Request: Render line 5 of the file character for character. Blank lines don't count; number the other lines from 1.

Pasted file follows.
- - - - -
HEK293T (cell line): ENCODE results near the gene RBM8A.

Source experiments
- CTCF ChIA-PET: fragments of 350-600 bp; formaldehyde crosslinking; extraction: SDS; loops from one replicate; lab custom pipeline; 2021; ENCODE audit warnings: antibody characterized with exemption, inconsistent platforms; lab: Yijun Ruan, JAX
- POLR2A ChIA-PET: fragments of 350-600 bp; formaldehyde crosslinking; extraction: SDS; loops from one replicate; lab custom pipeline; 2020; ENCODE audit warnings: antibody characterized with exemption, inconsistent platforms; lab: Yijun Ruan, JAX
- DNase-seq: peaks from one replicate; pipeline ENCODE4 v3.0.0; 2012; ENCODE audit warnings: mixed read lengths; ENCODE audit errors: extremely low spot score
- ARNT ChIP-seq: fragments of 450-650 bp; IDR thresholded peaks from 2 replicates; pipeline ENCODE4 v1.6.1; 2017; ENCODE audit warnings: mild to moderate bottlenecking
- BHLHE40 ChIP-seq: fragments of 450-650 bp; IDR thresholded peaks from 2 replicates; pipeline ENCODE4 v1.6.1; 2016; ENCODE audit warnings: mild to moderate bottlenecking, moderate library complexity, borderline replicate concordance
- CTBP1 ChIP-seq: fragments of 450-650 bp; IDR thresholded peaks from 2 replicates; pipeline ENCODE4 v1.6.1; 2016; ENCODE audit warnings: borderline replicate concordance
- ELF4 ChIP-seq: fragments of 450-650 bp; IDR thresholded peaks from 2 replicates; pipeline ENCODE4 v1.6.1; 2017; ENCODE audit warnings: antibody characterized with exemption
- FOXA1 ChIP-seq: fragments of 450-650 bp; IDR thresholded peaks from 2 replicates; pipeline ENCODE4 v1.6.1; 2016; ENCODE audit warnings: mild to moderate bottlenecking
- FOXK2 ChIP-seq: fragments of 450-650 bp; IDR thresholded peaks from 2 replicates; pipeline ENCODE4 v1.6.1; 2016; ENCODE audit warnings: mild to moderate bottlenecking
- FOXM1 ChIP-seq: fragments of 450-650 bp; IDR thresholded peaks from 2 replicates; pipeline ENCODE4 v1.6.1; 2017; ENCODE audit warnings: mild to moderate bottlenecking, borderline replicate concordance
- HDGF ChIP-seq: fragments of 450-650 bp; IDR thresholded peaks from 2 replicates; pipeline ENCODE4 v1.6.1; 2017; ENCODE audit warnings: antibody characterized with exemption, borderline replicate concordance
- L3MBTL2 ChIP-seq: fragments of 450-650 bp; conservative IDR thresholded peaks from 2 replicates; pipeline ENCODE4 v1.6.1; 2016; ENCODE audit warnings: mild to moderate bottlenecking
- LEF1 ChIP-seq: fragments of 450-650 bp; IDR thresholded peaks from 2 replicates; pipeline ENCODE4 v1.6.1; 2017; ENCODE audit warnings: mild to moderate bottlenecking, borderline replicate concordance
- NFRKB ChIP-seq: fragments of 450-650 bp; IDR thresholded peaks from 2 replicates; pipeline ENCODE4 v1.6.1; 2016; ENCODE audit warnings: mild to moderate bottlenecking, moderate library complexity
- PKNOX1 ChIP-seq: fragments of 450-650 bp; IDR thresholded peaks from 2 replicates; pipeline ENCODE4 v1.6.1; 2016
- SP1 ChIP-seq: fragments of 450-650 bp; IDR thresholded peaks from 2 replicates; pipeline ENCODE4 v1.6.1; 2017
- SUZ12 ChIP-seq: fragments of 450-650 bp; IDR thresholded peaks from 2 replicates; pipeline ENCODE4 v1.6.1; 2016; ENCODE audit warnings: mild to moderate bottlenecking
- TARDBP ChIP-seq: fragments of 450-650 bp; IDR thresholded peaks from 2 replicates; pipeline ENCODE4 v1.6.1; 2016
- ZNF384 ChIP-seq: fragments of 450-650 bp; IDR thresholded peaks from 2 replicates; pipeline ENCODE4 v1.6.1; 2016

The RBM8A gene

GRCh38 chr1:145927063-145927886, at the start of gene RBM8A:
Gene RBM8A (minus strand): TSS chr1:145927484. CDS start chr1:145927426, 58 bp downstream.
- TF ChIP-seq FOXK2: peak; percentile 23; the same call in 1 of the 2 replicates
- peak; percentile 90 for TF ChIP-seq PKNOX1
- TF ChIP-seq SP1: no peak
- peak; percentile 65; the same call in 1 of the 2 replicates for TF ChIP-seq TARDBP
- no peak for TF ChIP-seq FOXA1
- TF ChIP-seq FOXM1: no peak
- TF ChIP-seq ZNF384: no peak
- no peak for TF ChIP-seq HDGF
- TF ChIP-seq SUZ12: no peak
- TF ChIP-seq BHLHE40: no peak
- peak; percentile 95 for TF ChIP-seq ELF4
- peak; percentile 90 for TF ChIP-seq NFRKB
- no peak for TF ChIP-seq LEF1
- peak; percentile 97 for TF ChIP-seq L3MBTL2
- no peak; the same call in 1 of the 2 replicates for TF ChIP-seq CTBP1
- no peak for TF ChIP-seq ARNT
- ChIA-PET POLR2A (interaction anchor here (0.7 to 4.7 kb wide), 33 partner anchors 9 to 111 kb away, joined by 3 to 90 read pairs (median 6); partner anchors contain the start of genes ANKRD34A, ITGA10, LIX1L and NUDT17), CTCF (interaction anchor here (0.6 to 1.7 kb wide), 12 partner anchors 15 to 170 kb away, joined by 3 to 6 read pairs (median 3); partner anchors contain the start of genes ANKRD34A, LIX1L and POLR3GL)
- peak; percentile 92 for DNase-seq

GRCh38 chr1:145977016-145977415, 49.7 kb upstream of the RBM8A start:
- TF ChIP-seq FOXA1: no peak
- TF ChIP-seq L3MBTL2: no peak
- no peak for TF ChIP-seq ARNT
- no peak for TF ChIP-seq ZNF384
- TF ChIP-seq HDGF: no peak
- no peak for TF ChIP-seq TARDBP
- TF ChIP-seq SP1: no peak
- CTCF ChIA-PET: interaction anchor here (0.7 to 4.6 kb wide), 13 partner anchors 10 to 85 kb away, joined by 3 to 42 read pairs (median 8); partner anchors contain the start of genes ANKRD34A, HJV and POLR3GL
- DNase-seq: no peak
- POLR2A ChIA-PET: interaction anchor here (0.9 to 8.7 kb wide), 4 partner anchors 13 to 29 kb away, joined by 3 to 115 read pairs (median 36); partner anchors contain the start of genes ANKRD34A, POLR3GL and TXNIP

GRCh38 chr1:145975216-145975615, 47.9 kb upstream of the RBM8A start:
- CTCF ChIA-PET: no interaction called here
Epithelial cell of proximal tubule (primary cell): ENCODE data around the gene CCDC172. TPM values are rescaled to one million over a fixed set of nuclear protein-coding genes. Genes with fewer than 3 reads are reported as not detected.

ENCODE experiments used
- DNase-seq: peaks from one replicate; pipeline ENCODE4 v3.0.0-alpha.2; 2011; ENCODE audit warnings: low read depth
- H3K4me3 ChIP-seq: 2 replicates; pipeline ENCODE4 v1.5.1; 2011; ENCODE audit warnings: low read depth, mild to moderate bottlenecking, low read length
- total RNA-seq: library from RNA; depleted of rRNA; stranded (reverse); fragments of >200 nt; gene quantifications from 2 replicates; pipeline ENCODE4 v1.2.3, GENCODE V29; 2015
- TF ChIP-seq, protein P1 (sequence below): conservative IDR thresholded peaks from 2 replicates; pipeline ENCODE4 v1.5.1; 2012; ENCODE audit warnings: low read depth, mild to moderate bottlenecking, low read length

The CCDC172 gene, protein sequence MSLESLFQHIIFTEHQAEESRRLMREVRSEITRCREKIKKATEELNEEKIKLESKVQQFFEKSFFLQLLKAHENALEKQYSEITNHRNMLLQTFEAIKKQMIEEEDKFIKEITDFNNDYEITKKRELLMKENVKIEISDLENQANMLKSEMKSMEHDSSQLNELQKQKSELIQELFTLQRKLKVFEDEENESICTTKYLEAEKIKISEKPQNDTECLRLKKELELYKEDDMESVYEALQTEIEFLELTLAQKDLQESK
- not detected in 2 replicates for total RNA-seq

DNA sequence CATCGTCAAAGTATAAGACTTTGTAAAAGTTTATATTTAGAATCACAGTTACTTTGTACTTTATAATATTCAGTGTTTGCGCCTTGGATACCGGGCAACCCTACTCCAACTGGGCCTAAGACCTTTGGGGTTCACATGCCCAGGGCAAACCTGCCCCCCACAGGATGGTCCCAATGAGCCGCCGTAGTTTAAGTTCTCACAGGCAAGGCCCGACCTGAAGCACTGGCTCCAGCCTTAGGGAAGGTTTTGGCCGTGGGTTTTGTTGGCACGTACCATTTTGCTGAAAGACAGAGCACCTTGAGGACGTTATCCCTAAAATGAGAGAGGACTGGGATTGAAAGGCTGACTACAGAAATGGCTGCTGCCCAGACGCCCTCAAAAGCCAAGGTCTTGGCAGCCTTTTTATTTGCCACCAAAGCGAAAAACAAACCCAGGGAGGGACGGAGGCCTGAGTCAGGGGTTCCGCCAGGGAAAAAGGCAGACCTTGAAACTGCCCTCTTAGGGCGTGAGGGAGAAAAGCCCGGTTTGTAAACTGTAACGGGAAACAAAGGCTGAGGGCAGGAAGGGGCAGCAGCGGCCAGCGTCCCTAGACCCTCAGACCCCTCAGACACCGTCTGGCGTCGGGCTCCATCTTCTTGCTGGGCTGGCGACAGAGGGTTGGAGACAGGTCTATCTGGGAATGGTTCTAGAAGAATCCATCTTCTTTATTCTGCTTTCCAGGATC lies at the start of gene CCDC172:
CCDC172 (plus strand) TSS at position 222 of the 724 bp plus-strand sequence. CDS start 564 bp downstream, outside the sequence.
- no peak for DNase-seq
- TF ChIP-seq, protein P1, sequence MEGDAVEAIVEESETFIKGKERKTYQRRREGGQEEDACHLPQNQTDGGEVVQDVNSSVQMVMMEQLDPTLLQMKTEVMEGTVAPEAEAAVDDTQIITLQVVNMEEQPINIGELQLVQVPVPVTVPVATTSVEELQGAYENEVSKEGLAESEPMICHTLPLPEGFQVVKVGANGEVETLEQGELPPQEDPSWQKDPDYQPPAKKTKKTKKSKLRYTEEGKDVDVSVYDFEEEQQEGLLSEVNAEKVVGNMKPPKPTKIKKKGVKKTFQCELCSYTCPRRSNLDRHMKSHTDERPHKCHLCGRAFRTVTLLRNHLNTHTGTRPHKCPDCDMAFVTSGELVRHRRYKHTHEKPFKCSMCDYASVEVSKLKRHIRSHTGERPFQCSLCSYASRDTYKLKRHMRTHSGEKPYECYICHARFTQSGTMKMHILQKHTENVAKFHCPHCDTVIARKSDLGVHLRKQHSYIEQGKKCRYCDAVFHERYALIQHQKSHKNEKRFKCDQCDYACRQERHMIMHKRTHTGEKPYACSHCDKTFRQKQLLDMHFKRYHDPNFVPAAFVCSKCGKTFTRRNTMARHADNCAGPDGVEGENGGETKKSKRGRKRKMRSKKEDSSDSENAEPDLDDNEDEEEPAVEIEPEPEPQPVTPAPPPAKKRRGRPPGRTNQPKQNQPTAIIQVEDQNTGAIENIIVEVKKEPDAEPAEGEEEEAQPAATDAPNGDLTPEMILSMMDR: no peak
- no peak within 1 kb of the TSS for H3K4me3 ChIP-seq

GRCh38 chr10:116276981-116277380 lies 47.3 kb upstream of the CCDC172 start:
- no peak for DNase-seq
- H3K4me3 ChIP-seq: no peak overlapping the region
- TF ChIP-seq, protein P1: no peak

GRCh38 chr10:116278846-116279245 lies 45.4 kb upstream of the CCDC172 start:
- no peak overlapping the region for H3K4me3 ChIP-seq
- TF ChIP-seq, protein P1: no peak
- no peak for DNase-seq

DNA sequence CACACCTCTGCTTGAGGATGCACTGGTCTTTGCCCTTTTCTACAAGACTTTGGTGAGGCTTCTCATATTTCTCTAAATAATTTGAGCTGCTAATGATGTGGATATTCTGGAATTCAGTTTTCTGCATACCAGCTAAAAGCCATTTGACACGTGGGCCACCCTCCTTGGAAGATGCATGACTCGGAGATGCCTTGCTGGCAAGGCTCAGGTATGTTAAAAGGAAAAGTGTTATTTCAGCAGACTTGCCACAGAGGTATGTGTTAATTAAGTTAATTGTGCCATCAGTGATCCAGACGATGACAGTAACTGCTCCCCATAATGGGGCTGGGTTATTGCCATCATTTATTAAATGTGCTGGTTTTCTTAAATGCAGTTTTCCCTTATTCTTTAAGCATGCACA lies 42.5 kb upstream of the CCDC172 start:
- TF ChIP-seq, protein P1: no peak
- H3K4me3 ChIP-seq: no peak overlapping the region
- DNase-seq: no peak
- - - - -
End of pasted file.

- DNase-seq: peaks from one replicate; pipeline ENCODE4 v3.0.0; 2012; ENCODE audit warnings: mixed read lengths; ENCODE audit errors: extremely low spot score